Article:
1 September 2006 Noise contribution to the correlation between temperature-induced localized reflectance of diabetic skin and blood glucose
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Abstract
We used the effect of temperature on the localized reflectance of human skin to assess the role of noise sources on the correlation between temperature-induced fractional change in optical density of human skin (ODT) and blood glucose concentration [BG]. Two temperature-controlled optical probes at 30°C contacted the skin, one was then cooled by –10°C; the other was heated by +10°C. ODT upon cooling or heating was correlated with capillary [BG] of diabetic volunteers over a period of three days. Calibration models in the first two days were used to predict [BG] in the third day. We examined the conditions where the correlation coefficient (R2) for predicting [BG] in a third day ranked higher than R2 values resulting from fitting permutations of randomized [BG] to the same ODT values. It was possible to establish a four-term linear regression correlation between ODT upon cooling and [BG] with a correlation coefficient higher than that of an established noise threshold in diabetic patients that were mostly females with less than 20 years of diabetes duration. The ability to predict [BG] values with a correlation coefficient above biological and body-interface noise varied between the cases of cooling and heating.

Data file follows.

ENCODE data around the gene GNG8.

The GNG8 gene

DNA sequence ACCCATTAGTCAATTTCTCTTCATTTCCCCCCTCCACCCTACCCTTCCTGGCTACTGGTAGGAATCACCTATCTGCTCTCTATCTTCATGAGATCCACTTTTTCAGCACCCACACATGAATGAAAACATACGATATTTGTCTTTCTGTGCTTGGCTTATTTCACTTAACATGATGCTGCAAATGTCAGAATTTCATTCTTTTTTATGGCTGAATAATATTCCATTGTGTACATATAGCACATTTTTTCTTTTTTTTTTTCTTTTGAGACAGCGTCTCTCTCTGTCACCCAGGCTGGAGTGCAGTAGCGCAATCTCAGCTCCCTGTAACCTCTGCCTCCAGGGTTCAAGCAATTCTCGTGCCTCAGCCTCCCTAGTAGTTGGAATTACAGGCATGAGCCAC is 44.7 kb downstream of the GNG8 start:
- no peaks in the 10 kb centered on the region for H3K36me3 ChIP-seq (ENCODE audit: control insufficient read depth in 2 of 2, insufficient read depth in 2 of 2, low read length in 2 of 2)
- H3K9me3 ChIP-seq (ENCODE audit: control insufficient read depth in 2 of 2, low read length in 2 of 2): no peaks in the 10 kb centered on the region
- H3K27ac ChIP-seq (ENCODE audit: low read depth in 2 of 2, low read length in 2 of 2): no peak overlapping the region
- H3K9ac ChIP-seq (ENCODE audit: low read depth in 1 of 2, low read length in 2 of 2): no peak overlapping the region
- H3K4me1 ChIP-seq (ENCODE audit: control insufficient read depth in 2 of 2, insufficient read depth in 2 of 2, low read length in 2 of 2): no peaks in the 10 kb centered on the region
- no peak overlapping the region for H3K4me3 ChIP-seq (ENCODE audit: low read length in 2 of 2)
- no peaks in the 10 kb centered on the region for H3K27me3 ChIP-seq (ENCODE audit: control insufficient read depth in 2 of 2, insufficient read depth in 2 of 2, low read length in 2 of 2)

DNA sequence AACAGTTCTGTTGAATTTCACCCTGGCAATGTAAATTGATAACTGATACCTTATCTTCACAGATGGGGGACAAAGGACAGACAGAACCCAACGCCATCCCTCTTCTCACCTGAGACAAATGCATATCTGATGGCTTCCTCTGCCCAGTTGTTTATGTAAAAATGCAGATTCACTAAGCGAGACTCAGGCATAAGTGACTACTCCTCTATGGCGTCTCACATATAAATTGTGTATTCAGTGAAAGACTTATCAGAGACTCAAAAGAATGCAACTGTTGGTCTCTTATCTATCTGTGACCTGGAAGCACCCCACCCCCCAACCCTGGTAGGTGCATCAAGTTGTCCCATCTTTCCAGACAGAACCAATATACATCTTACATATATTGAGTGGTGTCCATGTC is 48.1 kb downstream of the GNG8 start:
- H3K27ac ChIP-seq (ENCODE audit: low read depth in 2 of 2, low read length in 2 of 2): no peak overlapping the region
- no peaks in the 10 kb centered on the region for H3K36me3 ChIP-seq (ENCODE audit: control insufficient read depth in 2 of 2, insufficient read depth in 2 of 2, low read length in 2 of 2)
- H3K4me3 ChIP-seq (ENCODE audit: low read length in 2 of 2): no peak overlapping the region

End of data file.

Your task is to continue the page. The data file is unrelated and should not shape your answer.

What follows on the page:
© (2006) Society of Photo-Optical Instrumentation Engineers (SPIE)
Michael G. Lowery, Michael G. Lowery, Brenda Calfin, Brenda Calfin, Shu-Jen Yeh, Shu-Jen Yeh, Tao Doan, Tao Doan, Eric B. Shain, Eric B. Shain, Charles F. Hanna, Charles F. Hanna, Ronald Hohs, Ronald Hohs, Stanislaw Kantor, Stanislaw Kantor, John Lindberg, John Lindberg, Omar S. Khalil, Omar S. Khalil, } "Noise contribution to the correlation between temperature-induced localized reflectance of diabetic skin and blood glucose," Journal of Biomedical Optics 11(5), 054029 (1 September 2006). https://doi.org/10.1117/1.2360529 . Submission:
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